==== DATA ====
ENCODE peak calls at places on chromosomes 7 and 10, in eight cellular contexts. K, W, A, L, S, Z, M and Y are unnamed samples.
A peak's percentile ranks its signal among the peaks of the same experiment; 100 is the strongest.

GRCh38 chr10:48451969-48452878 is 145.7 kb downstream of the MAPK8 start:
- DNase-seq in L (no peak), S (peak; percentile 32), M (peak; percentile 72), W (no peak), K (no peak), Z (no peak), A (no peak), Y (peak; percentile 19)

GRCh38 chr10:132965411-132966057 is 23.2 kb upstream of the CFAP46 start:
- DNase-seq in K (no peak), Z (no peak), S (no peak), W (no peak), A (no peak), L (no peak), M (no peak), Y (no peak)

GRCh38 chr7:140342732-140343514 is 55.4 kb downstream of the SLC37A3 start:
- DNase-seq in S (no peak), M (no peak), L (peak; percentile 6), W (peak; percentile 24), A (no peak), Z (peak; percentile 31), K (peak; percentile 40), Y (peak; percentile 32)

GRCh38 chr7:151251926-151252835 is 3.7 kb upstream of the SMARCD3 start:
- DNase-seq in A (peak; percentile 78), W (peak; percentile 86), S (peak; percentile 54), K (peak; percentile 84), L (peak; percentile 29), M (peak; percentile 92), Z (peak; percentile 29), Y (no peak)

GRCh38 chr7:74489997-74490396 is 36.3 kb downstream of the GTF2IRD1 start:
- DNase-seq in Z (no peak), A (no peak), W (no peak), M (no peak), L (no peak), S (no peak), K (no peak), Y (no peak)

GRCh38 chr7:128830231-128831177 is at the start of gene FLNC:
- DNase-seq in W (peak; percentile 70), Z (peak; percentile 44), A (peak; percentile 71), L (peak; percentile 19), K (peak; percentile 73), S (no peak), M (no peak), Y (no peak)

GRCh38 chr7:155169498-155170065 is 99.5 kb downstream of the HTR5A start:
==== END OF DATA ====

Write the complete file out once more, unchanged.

ENCODE peak calls at places on chromosomes 7 and 10, in eight cellular contexts. K, W, A, L, S, Z, M and Y are unnamed samples.
A peak's percentile ranks its signal among the peaks of the same experiment; 100 is the strongest.

GRCh38 chr10:48451969-48452878 is 145.7 kb downstream of the MAPK8 start:
- DNase-seq in L (no peak), S (peak; percentile 32), M (peak; percentile 72), W (no peak), K (no peak), Z (no peak), A (no peak), Y (peak; percentile 19)

GRCh38 chr10:132965411-132966057 is 23.2 kb upstream of the CFAP46 start:
- DNase-seq in K (no peak), Z (no peak), S (no peak), W (no peak), A (no peak), L (no peak), M (no peak), Y (no peak)

GRCh38 chr7:140342732-140343514 is 55.4 kb downstream of the SLC37A3 start:
- DNase-seq in S (no peak), M (no peak), L (peak; percentile 6), W (peak; percentile 24), A (no peak), Z (peak; percentile 31), K (peak; percentile 40), Y (peak; percentile 32)

GRCh38 chr7:151251926-151252835 is 3.7 kb upstream of the SMARCD3 start:
- DNase-seq in A (peak; percentile 78), W (peak; percentile 86), S (peak; percentile 54), K (peak; percentile 84), L (peak; percentile 29), M (peak; percentile 92), Z (peak; percentile 29), Y (no peak)

GRCh38 chr7:74489997-74490396 is 36.3 kb downstream of the GTF2IRD1 start:
- DNase-seq in Z (no peak), A (no peak), W (no peak), M (no peak), L (no peak), S (no peak), K (no peak), Y (no peak)

GRCh38 chr7:128830231-128831177 is at the start of gene FLNC:
- DNase-seq in W (peak; percentile 70), Z (peak; percentile 44), A (peak; percentile 71), L (peak; percentile 19), K (peak; percentile 73), S (no peak), M (no peak), Y (no peak)

GRCh38 chr7:155169498-155170065 is 99.5 kb downstream of the HTR5A start: